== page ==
The U.S. Energy Dept. has cancelled a $13-billion, 10-year contract awarded just a few months ago to a team led by BWXT Technical Services and Fluor Federal Services to manage millions of gallons of radioactive waste stored underground at its Hanford, Wash., former weapons site—confirming plans for a major scope expansion and lengthy reprocurement but sharing few details.

DOE alerted agency and contract employees on Dec. 23, and has confirmed to ENR, that it now will seek new bids for a single contractor to operate both its nuclear waste tank farm and initially, its multi-billion-dollar waste treatment plant set for startup soon.

That “vitrification” complex, under construction by Bechtel National for nearly two decades , now is nearing the first stage of completion next year on facilities to immobilize low-level waste and prepare it for secure onsite disposal. Technical issues suspended work several years ago on processes to treat high-level waste.

The change comes as both houses of Congress on Dec. 21 approved a $2.6 billion budget for Hanford for the fiscal year that began Oct. 1. The bill instructs DOE to make startup of the tank waste vitrification plant “its highest priority.”

The original contract “no longer represents the most beneficial acquisition strategy for the Hanford mission,” an agency spokesman told ENR. DOE said the government's "best interest" would be "to have a single contractor focused on integrated completion of the inter-related tank closure and direct feed low activity waste missions at Hanford.”

While the vitrification complex construction has cost an estimated $17 billion to date, the agency has not said what the new management contract value would be nor revealed its exact scope, timeline or makeup of likely bid teams.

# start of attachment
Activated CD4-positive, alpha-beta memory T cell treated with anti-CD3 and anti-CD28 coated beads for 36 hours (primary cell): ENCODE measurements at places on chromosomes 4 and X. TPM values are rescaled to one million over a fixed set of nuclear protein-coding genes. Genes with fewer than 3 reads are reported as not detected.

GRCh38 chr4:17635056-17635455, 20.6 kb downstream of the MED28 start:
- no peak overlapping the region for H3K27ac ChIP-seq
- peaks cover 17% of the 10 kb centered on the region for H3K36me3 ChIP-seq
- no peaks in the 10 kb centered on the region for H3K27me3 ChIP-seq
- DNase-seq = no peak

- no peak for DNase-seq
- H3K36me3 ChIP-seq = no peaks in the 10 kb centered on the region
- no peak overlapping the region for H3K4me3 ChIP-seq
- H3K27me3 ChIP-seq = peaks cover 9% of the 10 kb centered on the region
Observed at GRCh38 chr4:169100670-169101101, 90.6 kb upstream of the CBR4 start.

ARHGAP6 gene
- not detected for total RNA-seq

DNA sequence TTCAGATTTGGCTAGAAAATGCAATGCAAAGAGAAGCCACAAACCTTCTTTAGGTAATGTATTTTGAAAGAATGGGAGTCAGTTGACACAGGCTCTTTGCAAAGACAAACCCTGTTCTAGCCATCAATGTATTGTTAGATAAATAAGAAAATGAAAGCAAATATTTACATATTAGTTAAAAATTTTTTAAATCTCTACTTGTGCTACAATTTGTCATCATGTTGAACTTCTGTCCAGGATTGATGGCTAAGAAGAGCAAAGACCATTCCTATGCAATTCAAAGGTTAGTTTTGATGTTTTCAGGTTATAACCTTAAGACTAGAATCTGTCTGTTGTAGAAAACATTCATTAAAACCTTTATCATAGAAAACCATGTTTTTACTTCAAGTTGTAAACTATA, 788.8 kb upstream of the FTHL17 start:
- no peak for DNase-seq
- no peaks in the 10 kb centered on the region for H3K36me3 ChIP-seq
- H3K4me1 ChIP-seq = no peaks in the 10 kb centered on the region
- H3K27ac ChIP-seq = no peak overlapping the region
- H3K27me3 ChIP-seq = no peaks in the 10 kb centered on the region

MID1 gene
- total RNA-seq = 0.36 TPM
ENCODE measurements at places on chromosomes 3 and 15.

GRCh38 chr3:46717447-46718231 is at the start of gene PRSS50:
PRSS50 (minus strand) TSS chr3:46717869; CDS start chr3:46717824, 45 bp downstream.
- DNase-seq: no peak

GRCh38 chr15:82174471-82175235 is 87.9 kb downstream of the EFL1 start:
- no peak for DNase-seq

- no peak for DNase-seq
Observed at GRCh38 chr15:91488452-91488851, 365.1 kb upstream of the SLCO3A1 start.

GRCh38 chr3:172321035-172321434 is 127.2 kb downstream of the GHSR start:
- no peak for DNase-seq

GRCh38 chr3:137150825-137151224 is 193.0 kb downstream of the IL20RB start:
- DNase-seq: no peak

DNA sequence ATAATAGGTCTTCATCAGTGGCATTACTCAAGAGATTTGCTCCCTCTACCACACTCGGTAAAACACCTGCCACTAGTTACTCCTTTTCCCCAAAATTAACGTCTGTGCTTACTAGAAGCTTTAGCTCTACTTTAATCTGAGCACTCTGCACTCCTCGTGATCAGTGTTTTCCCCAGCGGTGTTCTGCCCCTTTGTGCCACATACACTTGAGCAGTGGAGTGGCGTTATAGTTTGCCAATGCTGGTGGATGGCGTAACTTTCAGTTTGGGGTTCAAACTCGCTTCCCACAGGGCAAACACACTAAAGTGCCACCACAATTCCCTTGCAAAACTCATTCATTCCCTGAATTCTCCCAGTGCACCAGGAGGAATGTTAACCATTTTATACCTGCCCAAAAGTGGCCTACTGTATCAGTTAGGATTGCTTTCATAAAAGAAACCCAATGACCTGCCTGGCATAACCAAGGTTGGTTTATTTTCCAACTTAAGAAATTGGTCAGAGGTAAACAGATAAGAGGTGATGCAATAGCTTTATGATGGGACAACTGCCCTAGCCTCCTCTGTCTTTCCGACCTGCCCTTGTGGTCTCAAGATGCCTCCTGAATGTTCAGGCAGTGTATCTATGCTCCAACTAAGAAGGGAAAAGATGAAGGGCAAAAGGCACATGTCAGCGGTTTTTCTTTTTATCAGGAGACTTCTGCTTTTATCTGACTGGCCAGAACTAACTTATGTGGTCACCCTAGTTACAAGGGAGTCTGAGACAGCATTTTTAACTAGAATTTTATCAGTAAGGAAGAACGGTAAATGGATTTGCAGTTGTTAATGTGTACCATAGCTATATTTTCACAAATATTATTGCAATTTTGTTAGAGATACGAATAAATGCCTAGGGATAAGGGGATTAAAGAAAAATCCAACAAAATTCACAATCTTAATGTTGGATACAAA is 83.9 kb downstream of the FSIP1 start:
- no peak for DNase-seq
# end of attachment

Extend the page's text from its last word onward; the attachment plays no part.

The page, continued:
Contract Unpacked

Earlier this year, DOE took initial steps to hire a separate contractor to operate the vitrification plant, issuing a request for information in April from interested companies

But reprocurement of the now combined operations contract follows DOE’s decision in August to suspend the original tank farm management award made in May to the BWXT-Fluor team, noting need for what it said was “corrective action.”

That step followed bid protests filed to the U.S. Government Accountability Office by losing bid teams led by Jacobs and by Amentum, the former government services unit of AECOM that was spun off in 2019. GAO dismissed the bid protests on July 23 after DOE's decision to re-examine the contract strategy, a GAO officials told ENR

DOE said at the time that Washington River Protection Solutions LLC, a different Amentum-led consoritum that has been the tank farm manager since 2008, would remain at the site under a contract extension until Sept. 30, 2021. The agency reconfirmed that extension on Dec. 29.

Dealing with the tank waste has long been one of Hanford's biggest challenges, exacerbated by the complexities and long delays in developing and completing the vitrification plant.

DOE says the project was 65% complete in October. Work is far enough along on processes to separate tank farm waste and start low-level waste treatment to have a single operations contractor.